CHRISTIE WILKES
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Utah Ranked No. 1 for
Expected Economic Recovery

by PR or News Wire

                                         28 May 2009--In the midst of economic turmoil, federal bailouts, and budget
                              deficits in more than 40 states, a new report from the American Legislative Exchange
Council (ALEC) offers a roadmap to recovery based on economic performance trends from states over the last 10 years. The second edition of Rich States, Poor States:ALEC-Laffer State Economic Competitiveness Index shows how the federal bailout of the states may simply encourage out-of-control spending by states, which is up 124 percent over the last 10 years, without requiring them to make the tough decisions needed to bring about financial stability.

Too many states were too eager to add programs and increase spending during the good times, but we now face very difficult choices,€ said Indiana Senator Jim Buck, chairman of ALEC€™s Tax and Fiscal Policy Task Force. While we need to make tough choices to live within our means, we also need to remain focused on policies that foster economic development and job growth as the best solution to our budget woes.”

Co-author and renowned economist Dr. Arthur B. Laffer summarized the report's finding when he said, €œStates cannot tax their way into prosperity. Rich States, Poor States presents rankings of the 50 states based on the relationship between policies and performance, revealing which states are best positioned to make a recovery, and which are not.

Laffer and his co-authors, Stephen Moore, senior economics writer at The Wall Street Journal, and Jonathan Williams, director of the Tax and Fiscal Policy Task Force for ALEC, analyze how economic competitiveness drives income, population and job growth in the states. They found that, states with a high and rising tax burden are more likely to suffer through economic decline, while those with lower and falling tax burdens are more likely to enjoy robust economic growth.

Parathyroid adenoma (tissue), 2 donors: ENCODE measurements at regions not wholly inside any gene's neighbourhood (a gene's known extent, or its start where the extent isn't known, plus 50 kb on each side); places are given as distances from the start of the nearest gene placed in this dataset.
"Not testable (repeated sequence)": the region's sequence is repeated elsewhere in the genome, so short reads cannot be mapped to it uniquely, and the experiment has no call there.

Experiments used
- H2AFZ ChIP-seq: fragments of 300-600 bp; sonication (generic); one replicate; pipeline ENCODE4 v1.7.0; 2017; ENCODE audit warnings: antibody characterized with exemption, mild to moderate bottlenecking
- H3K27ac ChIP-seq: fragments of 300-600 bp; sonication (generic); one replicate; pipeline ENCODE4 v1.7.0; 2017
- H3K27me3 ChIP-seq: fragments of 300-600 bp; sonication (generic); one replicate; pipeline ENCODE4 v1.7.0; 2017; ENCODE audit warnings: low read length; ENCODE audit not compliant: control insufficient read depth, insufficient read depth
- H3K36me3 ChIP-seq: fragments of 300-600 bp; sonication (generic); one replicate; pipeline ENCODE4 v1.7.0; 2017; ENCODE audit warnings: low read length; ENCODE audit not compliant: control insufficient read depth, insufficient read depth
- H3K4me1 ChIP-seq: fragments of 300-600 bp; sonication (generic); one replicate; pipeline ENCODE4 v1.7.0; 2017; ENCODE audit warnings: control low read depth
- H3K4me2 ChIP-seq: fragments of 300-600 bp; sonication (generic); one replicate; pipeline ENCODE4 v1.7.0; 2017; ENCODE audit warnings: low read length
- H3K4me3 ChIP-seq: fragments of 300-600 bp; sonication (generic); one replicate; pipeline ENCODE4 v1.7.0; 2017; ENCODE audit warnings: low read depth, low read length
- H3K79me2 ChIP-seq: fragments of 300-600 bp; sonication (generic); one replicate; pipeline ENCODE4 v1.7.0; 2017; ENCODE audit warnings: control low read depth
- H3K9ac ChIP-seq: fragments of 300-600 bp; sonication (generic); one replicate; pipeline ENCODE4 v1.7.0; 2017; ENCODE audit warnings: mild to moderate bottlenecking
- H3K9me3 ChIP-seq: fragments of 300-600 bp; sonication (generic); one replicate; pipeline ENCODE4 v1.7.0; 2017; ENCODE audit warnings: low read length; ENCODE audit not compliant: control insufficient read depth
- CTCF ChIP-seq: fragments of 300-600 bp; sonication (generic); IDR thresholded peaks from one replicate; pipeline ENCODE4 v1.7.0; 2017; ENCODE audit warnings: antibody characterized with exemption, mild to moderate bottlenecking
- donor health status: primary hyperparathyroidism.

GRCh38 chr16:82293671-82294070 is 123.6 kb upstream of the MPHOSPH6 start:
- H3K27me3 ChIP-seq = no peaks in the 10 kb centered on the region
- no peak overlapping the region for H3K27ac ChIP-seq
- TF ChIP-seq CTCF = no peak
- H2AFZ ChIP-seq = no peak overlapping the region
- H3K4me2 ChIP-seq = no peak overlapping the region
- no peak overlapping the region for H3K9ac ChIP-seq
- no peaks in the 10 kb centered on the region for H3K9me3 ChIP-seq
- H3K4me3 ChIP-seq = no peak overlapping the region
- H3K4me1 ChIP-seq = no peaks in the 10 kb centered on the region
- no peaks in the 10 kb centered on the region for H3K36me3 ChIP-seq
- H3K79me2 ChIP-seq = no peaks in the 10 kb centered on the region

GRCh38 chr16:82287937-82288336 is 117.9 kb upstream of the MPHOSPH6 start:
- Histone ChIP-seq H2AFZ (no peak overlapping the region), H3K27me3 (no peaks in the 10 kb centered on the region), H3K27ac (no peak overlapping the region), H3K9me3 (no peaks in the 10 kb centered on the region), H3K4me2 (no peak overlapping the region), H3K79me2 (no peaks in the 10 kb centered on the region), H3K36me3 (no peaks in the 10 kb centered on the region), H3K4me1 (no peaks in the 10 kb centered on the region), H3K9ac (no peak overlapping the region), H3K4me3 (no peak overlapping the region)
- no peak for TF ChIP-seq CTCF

According to Williams, The top performing states keep taxes, spending, and regulatory burdens low, while the biggest losers in the book tend to share similar policies of high tax rates, unsustainable spending and regulation.

New York earns the dubious distinction of having the worst economic outlook of any state,€ according to the report. The New York governor just might have broken the record for the number of bad ideas he put forward during a recent 17-minute budget address €”most notably his 137 proposed tax increases come to mind.

As legislators, we know that we are in direct competition with other states for human and investment capital, said Utah Revenue and Taxation Committee Chairman, Senator Wayne Niederhauser. €œRich States, Poor States has provided invaluable information to strengthen our efforts to reduce tax burdens in Utah and we are happy to again be ranked as the most competitive state in the nation.